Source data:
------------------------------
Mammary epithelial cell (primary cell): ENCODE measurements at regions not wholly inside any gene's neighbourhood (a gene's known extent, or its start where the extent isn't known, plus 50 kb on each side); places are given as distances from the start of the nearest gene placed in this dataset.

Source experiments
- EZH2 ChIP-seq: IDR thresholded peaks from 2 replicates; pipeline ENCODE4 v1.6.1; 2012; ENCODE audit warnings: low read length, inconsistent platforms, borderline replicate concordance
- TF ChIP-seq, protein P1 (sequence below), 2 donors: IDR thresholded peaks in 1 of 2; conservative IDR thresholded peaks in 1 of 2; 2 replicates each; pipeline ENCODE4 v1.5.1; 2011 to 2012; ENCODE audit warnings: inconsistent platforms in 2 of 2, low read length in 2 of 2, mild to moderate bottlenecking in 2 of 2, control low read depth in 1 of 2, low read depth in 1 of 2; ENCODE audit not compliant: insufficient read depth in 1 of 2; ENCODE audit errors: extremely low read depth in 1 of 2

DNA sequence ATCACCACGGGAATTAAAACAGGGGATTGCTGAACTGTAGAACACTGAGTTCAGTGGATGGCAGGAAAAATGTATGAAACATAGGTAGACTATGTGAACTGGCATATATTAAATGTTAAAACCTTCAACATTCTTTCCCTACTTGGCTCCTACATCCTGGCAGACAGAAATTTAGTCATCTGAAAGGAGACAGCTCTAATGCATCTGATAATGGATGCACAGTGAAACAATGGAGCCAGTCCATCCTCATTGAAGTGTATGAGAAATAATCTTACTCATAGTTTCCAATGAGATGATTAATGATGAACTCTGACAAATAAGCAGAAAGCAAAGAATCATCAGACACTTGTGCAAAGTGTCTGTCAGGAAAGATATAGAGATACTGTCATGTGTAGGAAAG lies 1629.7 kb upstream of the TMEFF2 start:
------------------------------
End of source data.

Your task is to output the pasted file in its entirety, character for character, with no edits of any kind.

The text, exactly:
Mammary epithelial cell (primary cell): ENCODE measurements at regions not wholly inside any gene's neighbourhood (a gene's known extent, or its start where the extent isn't known, plus 50 kb on each side); places are given as distances from the start of the nearest gene placed in this dataset.

Source experiments
- EZH2 ChIP-seq: IDR thresholded peaks from 2 replicates; pipeline ENCODE4 v1.6.1; 2012; ENCODE audit warnings: low read length, inconsistent platforms, borderline replicate concordance
- TF ChIP-seq, protein P1 (sequence below), 2 donors: IDR thresholded peaks in 1 of 2; conservative IDR thresholded peaks in 1 of 2; 2 replicates each; pipeline ENCODE4 v1.5.1; 2011 to 2012; ENCODE audit warnings: inconsistent platforms in 2 of 2, low read length in 2 of 2, mild to moderate bottlenecking in 2 of 2, control low read depth in 1 of 2, low read depth in 1 of 2; ENCODE audit not compliant: insufficient read depth in 1 of 2; ENCODE audit errors: extremely low read depth in 1 of 2

DNA sequence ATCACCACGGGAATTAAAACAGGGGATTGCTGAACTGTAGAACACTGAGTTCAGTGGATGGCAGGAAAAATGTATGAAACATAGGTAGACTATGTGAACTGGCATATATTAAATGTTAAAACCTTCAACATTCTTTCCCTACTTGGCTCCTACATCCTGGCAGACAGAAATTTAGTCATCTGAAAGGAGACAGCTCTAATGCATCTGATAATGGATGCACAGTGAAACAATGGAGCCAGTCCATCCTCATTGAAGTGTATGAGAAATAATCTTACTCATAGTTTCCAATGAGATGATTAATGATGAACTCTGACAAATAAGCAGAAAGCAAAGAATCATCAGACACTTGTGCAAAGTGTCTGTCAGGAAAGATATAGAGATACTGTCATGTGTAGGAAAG lies 1629.7 kb upstream of the TMEFF2 start: